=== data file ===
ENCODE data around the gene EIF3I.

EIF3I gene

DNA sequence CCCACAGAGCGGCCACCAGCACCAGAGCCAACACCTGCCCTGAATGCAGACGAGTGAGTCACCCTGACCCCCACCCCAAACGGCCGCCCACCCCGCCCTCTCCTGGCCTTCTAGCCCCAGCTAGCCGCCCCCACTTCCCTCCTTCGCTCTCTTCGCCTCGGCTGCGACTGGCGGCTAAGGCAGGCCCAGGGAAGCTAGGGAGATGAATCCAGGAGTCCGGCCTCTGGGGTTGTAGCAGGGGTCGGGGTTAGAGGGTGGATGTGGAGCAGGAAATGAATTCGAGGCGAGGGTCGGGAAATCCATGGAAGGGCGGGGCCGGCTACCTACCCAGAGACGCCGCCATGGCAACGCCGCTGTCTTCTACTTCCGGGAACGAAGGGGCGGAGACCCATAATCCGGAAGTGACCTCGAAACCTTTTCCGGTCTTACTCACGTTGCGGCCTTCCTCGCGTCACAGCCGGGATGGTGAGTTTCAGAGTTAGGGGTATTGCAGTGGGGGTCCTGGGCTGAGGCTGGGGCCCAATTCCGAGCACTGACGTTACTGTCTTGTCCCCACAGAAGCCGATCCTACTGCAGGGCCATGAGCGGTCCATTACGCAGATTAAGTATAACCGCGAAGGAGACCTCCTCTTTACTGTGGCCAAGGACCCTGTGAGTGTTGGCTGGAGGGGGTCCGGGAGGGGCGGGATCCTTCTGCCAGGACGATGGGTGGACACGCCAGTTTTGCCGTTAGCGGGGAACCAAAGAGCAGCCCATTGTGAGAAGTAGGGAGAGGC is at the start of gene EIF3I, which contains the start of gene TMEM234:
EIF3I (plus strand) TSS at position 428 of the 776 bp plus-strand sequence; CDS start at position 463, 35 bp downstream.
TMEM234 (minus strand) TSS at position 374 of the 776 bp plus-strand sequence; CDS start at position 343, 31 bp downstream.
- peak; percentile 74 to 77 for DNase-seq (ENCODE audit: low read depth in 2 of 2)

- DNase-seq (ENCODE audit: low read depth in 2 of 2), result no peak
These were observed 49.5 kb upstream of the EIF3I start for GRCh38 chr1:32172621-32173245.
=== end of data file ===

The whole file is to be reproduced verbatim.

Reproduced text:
ENCODE data around the gene EIF3I.

EIF3I gene

DNA sequence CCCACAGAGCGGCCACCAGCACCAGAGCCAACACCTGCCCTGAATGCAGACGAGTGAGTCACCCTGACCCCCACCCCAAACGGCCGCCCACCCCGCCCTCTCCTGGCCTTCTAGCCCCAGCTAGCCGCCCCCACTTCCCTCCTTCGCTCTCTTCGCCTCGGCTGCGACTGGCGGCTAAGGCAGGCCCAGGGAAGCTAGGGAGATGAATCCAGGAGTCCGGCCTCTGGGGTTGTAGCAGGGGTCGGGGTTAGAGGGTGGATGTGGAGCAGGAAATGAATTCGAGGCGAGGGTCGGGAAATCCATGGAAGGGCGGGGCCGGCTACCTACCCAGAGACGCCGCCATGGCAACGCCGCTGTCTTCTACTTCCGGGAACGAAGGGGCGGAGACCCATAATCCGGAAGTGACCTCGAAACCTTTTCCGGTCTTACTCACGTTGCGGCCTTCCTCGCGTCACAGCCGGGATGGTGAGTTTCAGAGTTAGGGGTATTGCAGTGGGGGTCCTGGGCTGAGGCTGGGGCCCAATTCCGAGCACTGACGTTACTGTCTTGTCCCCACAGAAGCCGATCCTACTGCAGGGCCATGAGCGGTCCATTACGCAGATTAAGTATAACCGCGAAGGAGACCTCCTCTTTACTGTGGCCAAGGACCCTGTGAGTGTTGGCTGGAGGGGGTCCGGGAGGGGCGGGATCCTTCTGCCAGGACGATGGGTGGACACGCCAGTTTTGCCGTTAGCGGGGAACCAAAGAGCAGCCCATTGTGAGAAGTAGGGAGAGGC is at the start of gene EIF3I, which contains the start of gene TMEM234:
EIF3I (plus strand) TSS at position 428 of the 776 bp plus-strand sequence; CDS start at position 463, 35 bp downstream.
TMEM234 (minus strand) TSS at position 374 of the 776 bp plus-strand sequence; CDS start at position 343, 31 bp downstream.
- peak; percentile 74 to 77 for DNase-seq (ENCODE audit: low read depth in 2 of 2)

- DNase-seq (ENCODE audit: low read depth in 2 of 2), result no peak
These were observed 49.5 kb upstream of the EIF3I start for GRCh38 chr1:32172621-32173245.